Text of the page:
Evgenii Churiulin et al.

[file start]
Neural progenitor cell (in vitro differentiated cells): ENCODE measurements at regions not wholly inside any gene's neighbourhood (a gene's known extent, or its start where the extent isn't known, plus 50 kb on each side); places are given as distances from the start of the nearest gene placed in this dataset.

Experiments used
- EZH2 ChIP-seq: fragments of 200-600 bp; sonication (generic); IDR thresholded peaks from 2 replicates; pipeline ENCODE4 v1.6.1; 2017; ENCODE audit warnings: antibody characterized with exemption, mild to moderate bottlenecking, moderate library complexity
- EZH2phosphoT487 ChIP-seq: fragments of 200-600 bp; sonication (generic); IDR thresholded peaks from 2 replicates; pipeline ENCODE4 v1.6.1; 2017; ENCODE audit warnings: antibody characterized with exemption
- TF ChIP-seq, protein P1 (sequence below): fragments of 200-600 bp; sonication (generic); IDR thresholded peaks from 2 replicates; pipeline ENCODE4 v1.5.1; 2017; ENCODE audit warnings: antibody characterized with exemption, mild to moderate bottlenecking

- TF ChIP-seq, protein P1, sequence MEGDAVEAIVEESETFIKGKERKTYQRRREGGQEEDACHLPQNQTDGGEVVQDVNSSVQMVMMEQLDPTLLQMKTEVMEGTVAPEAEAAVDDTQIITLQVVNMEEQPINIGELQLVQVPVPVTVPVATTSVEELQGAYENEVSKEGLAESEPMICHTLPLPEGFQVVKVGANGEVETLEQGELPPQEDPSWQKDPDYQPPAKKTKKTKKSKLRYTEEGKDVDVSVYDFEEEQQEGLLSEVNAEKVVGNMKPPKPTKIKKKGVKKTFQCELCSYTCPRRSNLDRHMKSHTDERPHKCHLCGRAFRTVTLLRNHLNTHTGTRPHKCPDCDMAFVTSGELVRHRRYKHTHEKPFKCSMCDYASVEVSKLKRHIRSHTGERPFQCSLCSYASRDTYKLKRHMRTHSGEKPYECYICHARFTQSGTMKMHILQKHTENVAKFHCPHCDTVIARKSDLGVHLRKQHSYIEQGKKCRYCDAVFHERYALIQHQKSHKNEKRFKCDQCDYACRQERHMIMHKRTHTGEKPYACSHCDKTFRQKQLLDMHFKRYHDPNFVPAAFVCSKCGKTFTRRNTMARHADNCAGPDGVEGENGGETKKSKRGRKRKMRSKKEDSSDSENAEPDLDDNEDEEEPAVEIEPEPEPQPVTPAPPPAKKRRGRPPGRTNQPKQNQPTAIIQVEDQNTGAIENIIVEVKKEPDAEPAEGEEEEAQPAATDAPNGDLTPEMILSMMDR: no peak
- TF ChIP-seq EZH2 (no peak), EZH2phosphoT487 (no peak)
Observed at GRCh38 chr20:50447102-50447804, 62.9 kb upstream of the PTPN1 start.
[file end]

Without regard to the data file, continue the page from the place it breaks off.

Climatic changes will likely increase the frequency and intensity of extreme weather events (e.g. heat waves or droughts) in the future. Vegetation is one of the key factors, which has a significant impact on extreme temperatures, which is clearly evident in climate simulations at convection-permitting scale. The process of evapotranspiration is related to vegetation and controlled by stomatal resistance, which is playing a major role in regulating water loss and carbon uptake. However, the regional climate model of the Consortium for Small-scale Modelling (COSMO-CLM v5.16) uses a simplified stomatal resistance algorithm, which is not capable of modelling complex processes depending on temperature, water availability and day length. Here, we demonstrate the changes in the total evapotranspiration parameter caused by updates of the stomatal resistance algorithms based on the physically Bell-Berry approach coupled with the Farquhar photosynthesis model and “two-big leaf” approach. The latter is necessary for dividing the photosynthetic active radiation flux on two phases, which are sunlit and shaded. The algorithms from two different versions (v3.5 and v4.5) of the Community Land Model (CLM) were implemented. The stomatal resistance algorithm of CLM v3.5 depends on leaf photosynthesis, CO2 partial and vapor pressure and minimum stomatal conductance. The algorithm of CLM v4.5 is additionally limited by the soil water stress function. In a third update, we also implemented in COSMO-CLM the water flux calculation algorithm based on CLM v4.5 for dry and wet leaf transpiration. Then single column simulations were conducted over three observational research domains with C3 grass plants in Germany from 2001 to 2015 and analyzed for the exceptionally warm and dry summer 2013. Model results were compared with GLEAM data. Differences between simulations begin to appear with the leaf growth and reach the maximum values in summer months, especially in June 2013 when the standardized temperature anomaly was fixed. In June, the reference simulation reaches mean values of the total evapotranspiration equal to 2.7 mm month-1, while the GLEAM datasets and experimental simulations show similar values in the range of 3.3 to 3.6 mm month -1. The simulations with the new algorithms have slightly greater correlation coefficient (0.879, 0.875 and 0.867) with GLEAM data than the reference simulation (0.856). Applied performance indices like Kling-Gupta Efficiency index (KGE > 0.77) and the distribution added value index (DAV > 0.007) confirm those results. Model results for the exceptional warm and dry summer 2013 showed that the new algorithms of stomatal resistance are much more sensitive to the changes in environmental conditions (e.q.: soil moisture deficit, warm temperatures), while the reference simulation demonstrates similar to usual summer values of stomatal resistance. We anticipate our results to be a starting point for more sophisticated developments in the COSMO-CLM model. The new stomatal resistance algorithms can be used for the modern algorithm for the leaf area index based on the biomass evolution.